Safety and The ‘Care’ Factor

January 23, 2020 | Blog | Colorado | Safety | Safety Training | Training

We want our people to be safe.

Regardless of whether we are the owner of the company, the Superintendent, the Foreman, or the Safety Officer, we want our people to abide by the safety policies and procedures so they can be well. If they are well, they have a better capacity to do well. If they do well, everyone wins.

The difficulty often lies in the fact that we do not always successfully communicate to our line personnel that we care about them.  There are several possible reasons for this lack of success. Perhaps we really want conformity, more than cooperation. Maybe we find particular people in our organization so difficult to deal with that we want to have as little personal contact with them as possible. Sometimes, the pressure of schedules, mistakes, cost overruns, and contract obligations make us short on patience with an employee’s safety practices. We think, ‘this is a well-established policy, meets OSHA standards, and this employee should know this already; so why the refusal to do what they know they should?’ There is no quick, pat, one-size-fits-all answer.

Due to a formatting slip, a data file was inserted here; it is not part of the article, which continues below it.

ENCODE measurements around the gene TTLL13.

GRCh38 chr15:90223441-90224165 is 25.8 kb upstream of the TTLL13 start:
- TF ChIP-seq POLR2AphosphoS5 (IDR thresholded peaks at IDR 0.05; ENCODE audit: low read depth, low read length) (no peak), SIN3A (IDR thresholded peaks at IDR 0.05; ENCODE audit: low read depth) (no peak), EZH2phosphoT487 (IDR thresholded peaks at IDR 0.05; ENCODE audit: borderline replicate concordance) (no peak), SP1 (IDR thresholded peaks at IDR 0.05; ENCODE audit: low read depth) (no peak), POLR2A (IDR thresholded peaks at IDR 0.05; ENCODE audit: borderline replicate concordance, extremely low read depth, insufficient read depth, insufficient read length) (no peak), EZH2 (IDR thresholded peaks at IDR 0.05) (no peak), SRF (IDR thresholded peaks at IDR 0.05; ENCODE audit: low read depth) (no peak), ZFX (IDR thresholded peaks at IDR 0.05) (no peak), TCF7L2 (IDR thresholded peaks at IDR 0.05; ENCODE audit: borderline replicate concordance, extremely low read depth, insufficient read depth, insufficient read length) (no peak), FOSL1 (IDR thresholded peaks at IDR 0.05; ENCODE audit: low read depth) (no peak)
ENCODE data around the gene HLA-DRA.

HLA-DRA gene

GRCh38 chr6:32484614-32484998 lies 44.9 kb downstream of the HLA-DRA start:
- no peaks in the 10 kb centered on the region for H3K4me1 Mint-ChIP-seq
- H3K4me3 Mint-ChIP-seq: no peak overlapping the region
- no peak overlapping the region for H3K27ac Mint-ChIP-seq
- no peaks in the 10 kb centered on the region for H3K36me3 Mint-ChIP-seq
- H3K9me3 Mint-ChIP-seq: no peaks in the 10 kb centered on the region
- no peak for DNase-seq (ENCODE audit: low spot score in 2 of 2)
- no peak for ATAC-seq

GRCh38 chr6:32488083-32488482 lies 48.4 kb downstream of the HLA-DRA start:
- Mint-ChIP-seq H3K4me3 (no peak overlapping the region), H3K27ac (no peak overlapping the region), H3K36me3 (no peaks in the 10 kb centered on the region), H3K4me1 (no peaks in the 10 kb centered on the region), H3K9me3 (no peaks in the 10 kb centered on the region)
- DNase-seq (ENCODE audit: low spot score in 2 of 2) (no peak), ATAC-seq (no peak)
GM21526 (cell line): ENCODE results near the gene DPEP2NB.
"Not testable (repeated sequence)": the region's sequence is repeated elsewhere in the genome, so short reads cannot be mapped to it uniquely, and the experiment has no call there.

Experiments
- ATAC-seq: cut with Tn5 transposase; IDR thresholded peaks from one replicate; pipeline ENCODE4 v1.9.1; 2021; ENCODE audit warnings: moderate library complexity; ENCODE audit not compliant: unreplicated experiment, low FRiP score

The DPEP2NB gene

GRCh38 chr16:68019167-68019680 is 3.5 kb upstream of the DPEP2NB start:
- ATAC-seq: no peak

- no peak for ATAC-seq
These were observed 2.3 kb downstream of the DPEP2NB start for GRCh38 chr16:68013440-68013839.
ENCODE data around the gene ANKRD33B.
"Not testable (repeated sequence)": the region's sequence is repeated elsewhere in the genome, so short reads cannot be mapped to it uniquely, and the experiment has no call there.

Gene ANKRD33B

Having said that, here is, hopefully, some food for thought:

Employees will either work for us, with us, or against us. We lay the foundation for that by how we handle them. The key element to enlisting them to work with us (which is the best outcome), is the ‘care’ factor. People in general, and employees in particular – even the difficult ones – tend to cooperate better about everything if they know that you care about them. This will quickly elevate the enforcement of safety out of the ‘safety cop’ mentality. It will require attention from those of us who are the managers of these employees, to the person as a person, with all the attendant issues that people have. We will have to acquire the skill to communicate that we do care in a way that works for us as individuals.

Not every method works for every person.

What we should do, is address the question of ‘how can I communicate to my employees that I do care about them,’ and then look for ways to communicate that in a manner that works for us personally. By this consistent practice, we  win them over to working with us toward the goal of everyone going home safely.

-Tomm “Roo” Tice, Safety Representative